DES MOINES — Three of the candidates seeking the Democratic Party’s U.S. Senate nomination took aim at perceived front-runner Theresa Greenfield during the final TV forum before the June primary.
Michael Franken, a retired Navy Vice Admiral from Sioux City, brought up the Senate Majority PAC which has spent more than $6 million on ads supporting Greenfield’s candidacy.
“Enormous amounts of outside money, manipulating the voters’ thought processes. We should stop this. There should be an outcry. This is a travesty,” Franken said.
Greenfield interrupted: “You know what? Unfortunately, the thing you haven’t done that I have done is build the strongest grassroots team across this state and I am thrilled to have 70,000 union members endorse my campaign.”
Greenfield said she has no control over outside groups campaigning on her behalf and she accused Franken and her other competitors of reciting “Republican talking points.” Des Moines businessman Eddie Mauro accused Greenfield of being “well coached.”
“The problem with this race that we have and I know we’re supposed to be ‘Iowa Nice’ right now, but we need to be honest and genuine with people,” Mauro said, “and you can’t tell people, smile at people and tell them you aren’t taking corporate PAC money,” Mauro said.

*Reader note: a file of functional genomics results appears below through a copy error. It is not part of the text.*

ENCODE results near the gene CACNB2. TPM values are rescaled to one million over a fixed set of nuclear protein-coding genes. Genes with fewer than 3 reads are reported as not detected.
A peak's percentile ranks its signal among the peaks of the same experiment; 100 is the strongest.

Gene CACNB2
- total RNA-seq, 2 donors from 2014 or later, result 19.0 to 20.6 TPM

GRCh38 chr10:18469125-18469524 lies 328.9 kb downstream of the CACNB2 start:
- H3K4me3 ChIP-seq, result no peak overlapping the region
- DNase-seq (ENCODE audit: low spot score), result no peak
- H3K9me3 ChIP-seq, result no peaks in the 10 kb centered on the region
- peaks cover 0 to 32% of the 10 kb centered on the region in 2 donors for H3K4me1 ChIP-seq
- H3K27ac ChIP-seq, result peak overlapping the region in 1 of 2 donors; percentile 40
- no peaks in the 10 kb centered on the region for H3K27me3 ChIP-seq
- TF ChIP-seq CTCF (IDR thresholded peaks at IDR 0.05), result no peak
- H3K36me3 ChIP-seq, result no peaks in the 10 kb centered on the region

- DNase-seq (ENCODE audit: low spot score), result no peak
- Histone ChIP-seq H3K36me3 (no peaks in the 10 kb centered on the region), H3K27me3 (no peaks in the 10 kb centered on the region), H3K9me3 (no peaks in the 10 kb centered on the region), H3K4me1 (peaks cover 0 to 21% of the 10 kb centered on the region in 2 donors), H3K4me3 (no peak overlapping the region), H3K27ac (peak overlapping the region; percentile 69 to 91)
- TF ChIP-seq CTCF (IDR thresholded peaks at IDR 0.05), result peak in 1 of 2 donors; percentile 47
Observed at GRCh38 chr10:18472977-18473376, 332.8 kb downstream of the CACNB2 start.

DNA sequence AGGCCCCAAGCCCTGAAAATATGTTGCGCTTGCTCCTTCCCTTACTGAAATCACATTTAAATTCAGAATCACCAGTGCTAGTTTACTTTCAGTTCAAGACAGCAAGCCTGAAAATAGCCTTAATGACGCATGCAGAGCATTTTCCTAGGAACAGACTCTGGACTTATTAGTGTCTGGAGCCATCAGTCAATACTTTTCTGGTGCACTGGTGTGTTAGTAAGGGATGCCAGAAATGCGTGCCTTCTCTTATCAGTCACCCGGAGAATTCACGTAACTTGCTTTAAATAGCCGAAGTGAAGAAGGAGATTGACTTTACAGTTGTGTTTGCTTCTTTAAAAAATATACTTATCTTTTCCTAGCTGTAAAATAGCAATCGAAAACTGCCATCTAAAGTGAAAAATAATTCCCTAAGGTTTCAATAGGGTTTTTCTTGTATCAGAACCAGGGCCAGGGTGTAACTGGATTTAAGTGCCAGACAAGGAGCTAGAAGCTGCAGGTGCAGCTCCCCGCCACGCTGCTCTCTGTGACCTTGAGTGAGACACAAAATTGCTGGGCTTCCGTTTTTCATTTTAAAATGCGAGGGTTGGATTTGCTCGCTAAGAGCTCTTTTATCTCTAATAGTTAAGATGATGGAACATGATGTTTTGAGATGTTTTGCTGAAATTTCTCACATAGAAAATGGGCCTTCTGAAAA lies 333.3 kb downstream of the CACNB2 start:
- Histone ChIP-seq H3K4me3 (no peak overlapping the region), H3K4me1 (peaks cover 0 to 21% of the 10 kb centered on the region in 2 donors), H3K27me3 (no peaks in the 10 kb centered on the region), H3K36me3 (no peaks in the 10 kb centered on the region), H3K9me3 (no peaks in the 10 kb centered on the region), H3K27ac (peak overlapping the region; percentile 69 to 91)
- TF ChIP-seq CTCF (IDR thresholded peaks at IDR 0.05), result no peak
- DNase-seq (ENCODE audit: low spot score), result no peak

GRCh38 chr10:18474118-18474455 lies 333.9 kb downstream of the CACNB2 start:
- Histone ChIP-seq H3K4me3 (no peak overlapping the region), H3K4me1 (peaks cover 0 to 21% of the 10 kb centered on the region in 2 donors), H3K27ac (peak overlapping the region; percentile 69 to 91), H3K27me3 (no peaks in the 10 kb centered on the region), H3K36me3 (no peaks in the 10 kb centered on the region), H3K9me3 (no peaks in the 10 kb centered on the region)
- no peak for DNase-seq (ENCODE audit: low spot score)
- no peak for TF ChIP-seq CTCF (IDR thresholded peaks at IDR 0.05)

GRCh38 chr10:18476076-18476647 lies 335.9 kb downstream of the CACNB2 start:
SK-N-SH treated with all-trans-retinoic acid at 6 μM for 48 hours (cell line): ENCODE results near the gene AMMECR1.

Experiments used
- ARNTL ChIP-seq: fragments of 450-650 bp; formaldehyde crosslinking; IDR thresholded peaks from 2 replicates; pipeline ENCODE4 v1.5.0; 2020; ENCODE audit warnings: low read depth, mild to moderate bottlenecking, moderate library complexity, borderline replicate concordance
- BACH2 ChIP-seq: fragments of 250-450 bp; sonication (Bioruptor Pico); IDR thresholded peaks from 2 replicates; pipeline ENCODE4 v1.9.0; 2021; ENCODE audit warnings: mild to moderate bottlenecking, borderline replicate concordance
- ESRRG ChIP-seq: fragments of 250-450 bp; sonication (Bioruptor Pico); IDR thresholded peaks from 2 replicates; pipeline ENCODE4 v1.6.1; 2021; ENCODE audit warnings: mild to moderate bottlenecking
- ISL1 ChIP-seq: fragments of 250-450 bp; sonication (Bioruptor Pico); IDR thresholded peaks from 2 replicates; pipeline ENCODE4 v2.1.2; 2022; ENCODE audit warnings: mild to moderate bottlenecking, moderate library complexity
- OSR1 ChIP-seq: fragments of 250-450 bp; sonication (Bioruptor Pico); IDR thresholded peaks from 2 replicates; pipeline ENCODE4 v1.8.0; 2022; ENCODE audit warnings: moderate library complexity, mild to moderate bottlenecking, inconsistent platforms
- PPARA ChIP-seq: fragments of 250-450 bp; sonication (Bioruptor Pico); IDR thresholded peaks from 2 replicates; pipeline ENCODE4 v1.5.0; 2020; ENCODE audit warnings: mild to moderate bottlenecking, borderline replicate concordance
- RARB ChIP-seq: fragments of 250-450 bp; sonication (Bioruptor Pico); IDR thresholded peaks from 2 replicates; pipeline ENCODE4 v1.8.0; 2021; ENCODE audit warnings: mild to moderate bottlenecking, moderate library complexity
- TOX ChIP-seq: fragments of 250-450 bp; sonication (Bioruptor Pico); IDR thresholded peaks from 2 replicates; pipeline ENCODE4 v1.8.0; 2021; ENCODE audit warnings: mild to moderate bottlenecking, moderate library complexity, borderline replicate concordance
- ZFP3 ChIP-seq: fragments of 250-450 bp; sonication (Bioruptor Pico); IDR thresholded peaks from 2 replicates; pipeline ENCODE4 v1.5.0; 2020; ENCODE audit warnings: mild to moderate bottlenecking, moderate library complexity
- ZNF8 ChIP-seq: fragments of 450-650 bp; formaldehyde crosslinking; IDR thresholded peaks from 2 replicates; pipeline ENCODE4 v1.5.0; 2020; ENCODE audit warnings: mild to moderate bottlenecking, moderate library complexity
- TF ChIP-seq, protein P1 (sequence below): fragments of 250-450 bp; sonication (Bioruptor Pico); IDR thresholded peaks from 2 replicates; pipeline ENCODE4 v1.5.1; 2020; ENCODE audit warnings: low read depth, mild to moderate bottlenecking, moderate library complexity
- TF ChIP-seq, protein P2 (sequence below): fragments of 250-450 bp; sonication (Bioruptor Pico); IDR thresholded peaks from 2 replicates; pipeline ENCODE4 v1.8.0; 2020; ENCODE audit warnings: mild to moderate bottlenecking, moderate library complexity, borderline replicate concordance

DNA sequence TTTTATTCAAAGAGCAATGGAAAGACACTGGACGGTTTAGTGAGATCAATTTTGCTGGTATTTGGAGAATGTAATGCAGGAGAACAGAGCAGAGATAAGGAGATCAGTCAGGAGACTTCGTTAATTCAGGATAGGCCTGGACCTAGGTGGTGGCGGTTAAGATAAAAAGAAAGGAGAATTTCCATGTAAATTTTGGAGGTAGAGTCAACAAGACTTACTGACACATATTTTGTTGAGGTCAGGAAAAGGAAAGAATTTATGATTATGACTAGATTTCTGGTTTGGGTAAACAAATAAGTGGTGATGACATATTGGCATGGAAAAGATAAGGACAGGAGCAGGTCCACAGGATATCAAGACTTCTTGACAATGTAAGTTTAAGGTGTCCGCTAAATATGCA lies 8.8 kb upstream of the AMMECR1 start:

Greenfield was quick to respond.
“I haven’t taken one dime of corporate PAC money and I’m not going to,” Greenfield said. “And I believe ‘dark money’ groups should disclose who is donating to their ‘dark money’ groups and how they’re influencing our campaigns.”
Kimberly Graham, an attorney from Indianola, saidGreenfield has accepted more than $150,000 in campaign donations from people who are corporate lobbyists.
“I guess I would just ask why that was necessary and why that money couldn’t have been refused,” Graham said.
Greenfield’s campaign has announced raising $1.5 million, with contributions from more than 15,000 Iowans in all 99 counties. Thursday night’s 90-minute debate was broadcast on WHO-TV in Des Moines. It was the third debate this week among the four Democratic candidates who hope to face Republican U.S. Senator Joni Ernst in November.